What does trauma look like? If you are attending a program by the Purple Dot Yoga Project, it looks like warrior women in the warrior pose. This unique nonprofit uses yoga as a tool to help survivors of domestic violence heal and thrive.
During the University of South Florida St. Petersburg’s (USFSP) Festival of Sex on Thursday, Kate Berlin visited the campus to offer a discussion on meditation and healing. Berlin founded the Purple Dot Yoga Project in 2015 and currently serves as their executive director. The nonprofit organization uses yoga as a tool to empower individuals affected by domestic violence.
“Trauma lives in the body,” Berlin said. “Meditation is a more approachable way to get someone to tap into their inner self and where their trauma lives and what it looks like.”
Before founding the Purple Dot Yoga Project, Berlin offered yoga classes in shelters for survivors of domestic abuse. However, regulations did not allow her to visit as much as she wanted. In response, she created the Purple Dot Yoga Project in an effort to reach more people. Now, she focuses her sessions on college campuses, mainly the University of South Florida Tampa and USFSP.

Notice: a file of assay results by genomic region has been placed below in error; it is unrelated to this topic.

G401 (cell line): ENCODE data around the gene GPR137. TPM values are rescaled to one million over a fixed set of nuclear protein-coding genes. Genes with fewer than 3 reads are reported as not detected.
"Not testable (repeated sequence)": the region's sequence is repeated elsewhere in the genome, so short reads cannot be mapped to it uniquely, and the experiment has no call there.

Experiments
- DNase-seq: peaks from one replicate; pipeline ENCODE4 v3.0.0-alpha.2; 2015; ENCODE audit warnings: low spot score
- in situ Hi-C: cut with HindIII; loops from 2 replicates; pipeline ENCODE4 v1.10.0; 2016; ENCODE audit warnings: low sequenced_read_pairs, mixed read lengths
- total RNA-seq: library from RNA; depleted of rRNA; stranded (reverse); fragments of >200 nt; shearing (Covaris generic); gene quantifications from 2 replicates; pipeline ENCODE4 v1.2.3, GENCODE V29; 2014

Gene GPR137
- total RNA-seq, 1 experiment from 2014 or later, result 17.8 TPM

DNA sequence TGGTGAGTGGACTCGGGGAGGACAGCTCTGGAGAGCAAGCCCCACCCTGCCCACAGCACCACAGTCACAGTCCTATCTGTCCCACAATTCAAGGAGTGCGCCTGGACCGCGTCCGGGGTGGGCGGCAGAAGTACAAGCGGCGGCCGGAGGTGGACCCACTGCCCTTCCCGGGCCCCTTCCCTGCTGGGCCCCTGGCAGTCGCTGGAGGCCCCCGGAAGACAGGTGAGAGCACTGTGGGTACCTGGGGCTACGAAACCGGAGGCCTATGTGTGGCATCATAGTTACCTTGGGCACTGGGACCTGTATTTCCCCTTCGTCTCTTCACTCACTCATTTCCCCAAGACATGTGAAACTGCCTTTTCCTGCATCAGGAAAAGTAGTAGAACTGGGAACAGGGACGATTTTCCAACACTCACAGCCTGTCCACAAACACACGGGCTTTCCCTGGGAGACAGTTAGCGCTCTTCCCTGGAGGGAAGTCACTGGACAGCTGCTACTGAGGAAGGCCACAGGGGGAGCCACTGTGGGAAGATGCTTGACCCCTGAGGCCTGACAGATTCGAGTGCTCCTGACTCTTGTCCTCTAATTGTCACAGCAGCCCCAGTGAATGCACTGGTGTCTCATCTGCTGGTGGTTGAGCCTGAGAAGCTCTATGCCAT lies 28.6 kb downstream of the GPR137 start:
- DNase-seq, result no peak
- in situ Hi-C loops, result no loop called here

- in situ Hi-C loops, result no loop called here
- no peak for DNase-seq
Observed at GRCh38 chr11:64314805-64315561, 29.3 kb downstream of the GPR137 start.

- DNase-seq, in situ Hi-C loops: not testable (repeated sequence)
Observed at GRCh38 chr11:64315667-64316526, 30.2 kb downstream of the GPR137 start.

One of Berlin’s main goals is to teach young people about the signs of an abusive relationship.
“You’re looking for validation,” Berlin said about young people entering relationships. “We are so vulnerable to step into a situation that might become abusive.”
The Purple Dot Yoga Project has ambassadors in California at UCLA and in New York at Syracuse University. Additionally, the organization offers training for current yoga teachers who want to teach people affected by trauma.
The Purple Dot Yoga Project also offers a free, 8-week program. The program consists of men and women working one-on-one with an instructor as, according to Berlin, “the healing work happens in connection.”
Above all, Berlin aims to supply survivors with the tools for healing.
“The movements of yoga are only 0.01 percent of what yoga actually is,” Berlin said. “So we give them the full foundation of yoga.” This includes meditation, stretches, movements, breathing exercises, and journaling. From the journaling, Berlin is able to create the conversation of personal experiences between herself and the people she teaches.
For Berlin, the Purple Dot Yoga Project is more than a job. Her passion and purpose motivate her to use her past to help others.
“I chose to make this my work, but that means constantly remembering and being reminded of [past relationships],” Berlin said. “So I had to shift my perspective to ‘this has become a work actually in service to [the survivors of domestic violence].’”
Berlin hopes to see the Purple Dot Yoga Project continue to grow. Ultimately, her goal is for people all over the world to be able to use yoga as a healing tool, one pose at a time.